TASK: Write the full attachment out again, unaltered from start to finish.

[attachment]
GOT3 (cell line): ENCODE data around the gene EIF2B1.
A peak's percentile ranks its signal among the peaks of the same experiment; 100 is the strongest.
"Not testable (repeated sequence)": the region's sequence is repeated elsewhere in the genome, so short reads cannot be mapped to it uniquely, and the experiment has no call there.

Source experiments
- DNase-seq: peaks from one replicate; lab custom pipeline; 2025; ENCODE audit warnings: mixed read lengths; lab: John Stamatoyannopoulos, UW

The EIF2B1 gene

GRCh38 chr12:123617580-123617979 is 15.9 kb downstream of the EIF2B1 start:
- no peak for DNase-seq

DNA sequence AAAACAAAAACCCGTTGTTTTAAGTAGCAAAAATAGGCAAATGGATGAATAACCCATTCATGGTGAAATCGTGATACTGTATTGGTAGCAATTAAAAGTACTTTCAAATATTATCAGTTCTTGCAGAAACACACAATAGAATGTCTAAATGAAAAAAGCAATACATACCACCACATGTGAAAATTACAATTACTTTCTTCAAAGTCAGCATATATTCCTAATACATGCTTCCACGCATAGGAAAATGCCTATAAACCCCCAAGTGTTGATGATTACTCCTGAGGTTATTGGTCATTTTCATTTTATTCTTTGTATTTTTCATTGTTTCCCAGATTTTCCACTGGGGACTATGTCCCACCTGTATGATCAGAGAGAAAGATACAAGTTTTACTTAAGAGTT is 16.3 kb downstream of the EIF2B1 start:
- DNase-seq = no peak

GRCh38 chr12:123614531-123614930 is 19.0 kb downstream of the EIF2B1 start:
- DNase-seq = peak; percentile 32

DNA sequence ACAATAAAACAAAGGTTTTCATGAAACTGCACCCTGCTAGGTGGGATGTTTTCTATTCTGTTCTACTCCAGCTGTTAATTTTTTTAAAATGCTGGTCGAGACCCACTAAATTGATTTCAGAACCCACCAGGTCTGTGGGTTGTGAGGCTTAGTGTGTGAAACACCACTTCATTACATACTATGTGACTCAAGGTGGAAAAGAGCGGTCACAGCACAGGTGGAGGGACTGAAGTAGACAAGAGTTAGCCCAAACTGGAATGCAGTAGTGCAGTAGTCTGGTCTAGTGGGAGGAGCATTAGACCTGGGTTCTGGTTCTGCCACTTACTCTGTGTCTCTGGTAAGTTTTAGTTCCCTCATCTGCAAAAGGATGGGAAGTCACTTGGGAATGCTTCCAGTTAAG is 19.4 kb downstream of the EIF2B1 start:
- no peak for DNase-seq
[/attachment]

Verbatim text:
GOT3 (cell line): ENCODE data around the gene EIF2B1.
A peak's percentile ranks its signal among the peaks of the same experiment; 100 is the strongest.
"Not testable (repeated sequence)": the region's sequence is repeated elsewhere in the genome, so short reads cannot be mapped to it uniquely, and the experiment has no call there.

Source experiments
- DNase-seq: peaks from one replicate; lab custom pipeline; 2025; ENCODE audit warnings: mixed read lengths; lab: John Stamatoyannopoulos, UW

The EIF2B1 gene

GRCh38 chr12:123617580-123617979 is 15.9 kb downstream of the EIF2B1 start:
- no peak for DNase-seq

DNA sequence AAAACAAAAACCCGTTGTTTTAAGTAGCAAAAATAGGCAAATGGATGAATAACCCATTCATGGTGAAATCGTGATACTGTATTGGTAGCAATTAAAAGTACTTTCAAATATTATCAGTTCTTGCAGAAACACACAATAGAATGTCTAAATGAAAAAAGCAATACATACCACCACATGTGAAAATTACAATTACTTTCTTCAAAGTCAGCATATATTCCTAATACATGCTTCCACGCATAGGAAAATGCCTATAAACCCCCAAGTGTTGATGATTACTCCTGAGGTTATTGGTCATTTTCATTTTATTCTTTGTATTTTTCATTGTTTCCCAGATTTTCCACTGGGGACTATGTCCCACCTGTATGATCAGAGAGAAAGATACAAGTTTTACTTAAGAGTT is 16.3 kb downstream of the EIF2B1 start:
- DNase-seq = no peak

GRCh38 chr12:123614531-123614930 is 19.0 kb downstream of the EIF2B1 start:
- DNase-seq = peak; percentile 32

DNA sequence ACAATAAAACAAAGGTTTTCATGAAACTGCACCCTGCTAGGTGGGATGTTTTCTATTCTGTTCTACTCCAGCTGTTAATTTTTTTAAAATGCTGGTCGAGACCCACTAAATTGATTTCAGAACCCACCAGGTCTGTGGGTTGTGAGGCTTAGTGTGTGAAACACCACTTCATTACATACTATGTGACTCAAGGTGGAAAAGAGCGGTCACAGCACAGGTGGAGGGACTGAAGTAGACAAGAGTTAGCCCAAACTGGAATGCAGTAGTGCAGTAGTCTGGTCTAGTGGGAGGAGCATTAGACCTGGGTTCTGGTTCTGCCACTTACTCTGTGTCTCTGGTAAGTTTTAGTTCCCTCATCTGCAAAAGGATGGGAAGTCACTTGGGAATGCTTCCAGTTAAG is 19.4 kb downstream of the EIF2B1 start:
- no peak for DNase-seq